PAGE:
Thursday 27 July 2017

Tony Ward: We are Irish, we are special and we can overcome the greatest team in history

Garry Ringrose during Ireland’s training at the University of Illinois in Chicago this week. Photo by Brendan Moran/Sportsfile
Garry Ringrose during Ireland’s training at the University of Illinois in Chicago this week. Photo by Brendan Moran/Sportsfile
Tony Ward

Tony Ward

Today Ireland take on New Zealand for only the second time on neutral territory - the Chicago showdown will, I suspect, lead to many more coffer-filling 'friendlies' of this nature.

The one other meeting was in Johannesburg at the 1995 World Cup, when Gary Halpin had the audacity to cross for an early try. That score - and Halpin giving the All Blacks the finger in the aftermath - only served to awaken the New Zealand giant from its slumber.

Five tries followed, including a brace from the late, great Jonah Lomu.

It was typical Ireland in the final stages of the amateur era.

There had been some close calls - indeed I was involved in one myself at Lansdowne Road in '78 when Andy Dalton crossed for a winning try in the corner with the game entering injury-time tied at six points apiece.

There was another in '73, with Tom Grace's late try followed by Barry McGann's post-shaver.

However, the general pattern of the amateur era was the Ireland storm for an hour followed by the New Zealand calm and a bucket-load of points in the final quarter.

Professionalism has at least put an end to that, with Ireland the match of almost any team in terms of fitness and conditioning.

Reinvents

I say 'almost any team' because there is still one clear exception. No country reinvents its rugby more consistently than the Kiwis.

Far from resting on the laurels of a second successive World Cup triumph, the All Blacks have extended their winning run to 18 games, despite the international retirement of five players who would be contenders for an all-time New Zealand XV - Richie McCaw, Keven Mealamu, Ma'a Nonu, Conrad Smith and Dan Carter.

They have kicked on, and no team in any era has become more deadly in the final quarter than this New Zealand group.

It is why in my view they are now the best of the best, and given what has gone before, that is truly saying something.

The biggest challenge for Joe Schmidt is how you keep a lid on that final quarter and the black energy that erupts when every opposition put before them is fading badly.

If it relates to pure strength and conditioning the antidote would be obvious, but it is about so much more than that.

Beating Australia for that world record 18th win didn't make them the greatest rugby team of all time - they have been by some way the best for some time now.

I don't quite buy the notion that they are the greatest sports team ever.

The best comparison I can draw is with the concept of 'Total Football' introduced by Ajax and Holland in the early '70, where numbers on shirts lost their relevance as players interchanged seamlessly between back, middle and front.

Rugby may be a lot more complex but for this period of ever-extending All Black dominance, the same principle holds.

Because of the way they play at every level from club through Super Rugby into the Test arena, I find myself wanting New Zealand to win every game they play. Not today, though.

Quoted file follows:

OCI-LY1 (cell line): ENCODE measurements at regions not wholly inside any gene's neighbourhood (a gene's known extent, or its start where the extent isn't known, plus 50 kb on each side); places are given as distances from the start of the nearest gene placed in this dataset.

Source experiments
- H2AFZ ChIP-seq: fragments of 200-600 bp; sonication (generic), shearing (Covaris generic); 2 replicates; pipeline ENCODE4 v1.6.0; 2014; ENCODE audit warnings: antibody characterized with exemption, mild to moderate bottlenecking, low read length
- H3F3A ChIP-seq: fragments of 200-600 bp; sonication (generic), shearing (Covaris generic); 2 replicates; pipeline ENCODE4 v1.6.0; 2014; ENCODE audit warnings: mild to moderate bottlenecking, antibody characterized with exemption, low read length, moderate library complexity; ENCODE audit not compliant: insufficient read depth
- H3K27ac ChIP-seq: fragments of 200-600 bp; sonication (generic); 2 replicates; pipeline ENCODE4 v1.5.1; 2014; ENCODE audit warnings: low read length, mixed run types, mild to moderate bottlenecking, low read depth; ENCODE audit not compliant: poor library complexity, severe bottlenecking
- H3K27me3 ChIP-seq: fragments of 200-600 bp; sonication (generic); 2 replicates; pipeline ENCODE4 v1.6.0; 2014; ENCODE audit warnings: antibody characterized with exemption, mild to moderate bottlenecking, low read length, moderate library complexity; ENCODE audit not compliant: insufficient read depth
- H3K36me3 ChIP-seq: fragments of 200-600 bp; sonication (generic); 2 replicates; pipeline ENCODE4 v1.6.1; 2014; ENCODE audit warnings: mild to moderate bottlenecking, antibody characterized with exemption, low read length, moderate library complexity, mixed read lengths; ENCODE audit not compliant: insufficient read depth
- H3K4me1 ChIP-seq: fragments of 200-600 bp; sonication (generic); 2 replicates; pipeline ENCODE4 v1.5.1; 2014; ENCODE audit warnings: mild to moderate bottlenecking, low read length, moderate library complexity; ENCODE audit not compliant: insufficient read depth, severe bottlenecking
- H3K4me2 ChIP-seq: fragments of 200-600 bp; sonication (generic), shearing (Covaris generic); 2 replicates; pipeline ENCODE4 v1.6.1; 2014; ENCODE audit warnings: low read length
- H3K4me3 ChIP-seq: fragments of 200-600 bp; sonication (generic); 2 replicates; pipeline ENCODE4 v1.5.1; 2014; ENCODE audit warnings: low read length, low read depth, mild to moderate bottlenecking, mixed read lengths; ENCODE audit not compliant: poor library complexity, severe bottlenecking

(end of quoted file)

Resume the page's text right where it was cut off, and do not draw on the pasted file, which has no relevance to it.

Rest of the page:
Can Ireland minus Sean O'Brien, Peter O'Mahony and Iain Henderson beat the greatest rugby team in the history of the game at the 29th attempt?

My answer is yes, and it will be the same before we face down the Haka again in the Aviva in a fortnight's time.

Do I think Ireland will win today? No, but the players believe they can create their own piece of history.

Show me a player who doesn't believe he can win every game he plays and I'll show you an impostor. Of course you are aware when you are the underdog, but that adds to the motivation.

The absence of three major engine-room figures in Sam Whitelock, Brodie Retallick and Luke Romano is a massive blow, even to a team with New Zealand's enviable strength in depth.

For Devin Toner, Ultan Dillane and Donnacha Ryan, what an opportunity to come of age. This is a chance for one at least to map out a route to becoming the next Paul O'Connell.

However, the All Blacks have a clear advantage in terms of recent game-time together.

They are at the end of a magnificent Championship campaign where aside from the opening half against the Pumas, they utterly dominated the other five-and-a-half games involving the top four teams from last year's World Cup.

I dearly want Ireland to perform and win this evening in Chicago, where the local Cubs have lit the way.

Unpredictability

The beauty of sport is its unpredictability but that unpredictability must be backed by self-belief - individual above collective.

Win the personal battles and the collective will look after itself.

The fact that players like Garry Ringrose and Joey Carbery are set to be involved against the All Blacks excites me no end.

I do not expect us to win and yet crave a performance befitting this unique occasion. I dream of a 'were you there in the Polo Grounds in 1947?' sort of day.

And yet we could not be looking for that first win at a more challenging time.

All evidence points to the All Blacks, but we are Irish and we are special.

Take Ireland to make this day special too but New Zealand to extend that 111-year dream for another fortnight at least.

Irish Independent

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